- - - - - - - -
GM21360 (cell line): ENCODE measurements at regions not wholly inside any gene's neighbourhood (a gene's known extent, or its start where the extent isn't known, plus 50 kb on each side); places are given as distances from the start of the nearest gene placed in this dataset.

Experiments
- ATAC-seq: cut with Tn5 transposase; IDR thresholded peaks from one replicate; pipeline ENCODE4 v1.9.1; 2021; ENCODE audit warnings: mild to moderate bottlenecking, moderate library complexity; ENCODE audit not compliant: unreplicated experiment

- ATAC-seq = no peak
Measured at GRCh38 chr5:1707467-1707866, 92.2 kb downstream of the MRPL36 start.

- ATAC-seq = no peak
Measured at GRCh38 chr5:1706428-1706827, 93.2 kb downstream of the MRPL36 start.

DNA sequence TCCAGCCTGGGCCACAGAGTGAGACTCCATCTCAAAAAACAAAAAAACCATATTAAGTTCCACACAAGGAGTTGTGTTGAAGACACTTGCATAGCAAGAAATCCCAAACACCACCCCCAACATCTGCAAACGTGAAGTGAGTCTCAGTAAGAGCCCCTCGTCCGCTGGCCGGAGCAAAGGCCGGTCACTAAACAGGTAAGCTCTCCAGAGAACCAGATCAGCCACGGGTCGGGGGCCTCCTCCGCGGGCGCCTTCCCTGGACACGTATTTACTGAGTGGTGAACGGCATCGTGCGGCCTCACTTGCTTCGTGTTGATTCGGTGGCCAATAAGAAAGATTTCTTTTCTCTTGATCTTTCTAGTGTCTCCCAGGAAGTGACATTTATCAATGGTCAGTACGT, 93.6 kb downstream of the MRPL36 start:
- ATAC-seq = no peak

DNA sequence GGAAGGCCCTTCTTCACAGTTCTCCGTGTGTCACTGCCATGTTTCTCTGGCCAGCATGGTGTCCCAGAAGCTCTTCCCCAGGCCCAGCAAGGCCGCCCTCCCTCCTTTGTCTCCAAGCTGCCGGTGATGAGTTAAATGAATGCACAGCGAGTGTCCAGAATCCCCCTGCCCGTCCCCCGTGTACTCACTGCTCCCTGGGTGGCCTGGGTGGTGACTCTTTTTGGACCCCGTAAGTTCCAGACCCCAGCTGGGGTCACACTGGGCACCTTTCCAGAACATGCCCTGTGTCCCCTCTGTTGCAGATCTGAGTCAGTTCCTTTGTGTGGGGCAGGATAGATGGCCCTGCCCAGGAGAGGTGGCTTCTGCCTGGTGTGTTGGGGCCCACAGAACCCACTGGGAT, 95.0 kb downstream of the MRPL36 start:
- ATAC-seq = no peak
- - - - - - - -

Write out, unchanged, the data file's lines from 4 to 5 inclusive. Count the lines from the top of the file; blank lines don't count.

- ATAC-seq = no peak
Measured at GRCh38 chr5:1707467-1707866, 92.2 kb downstream of the MRPL36 start.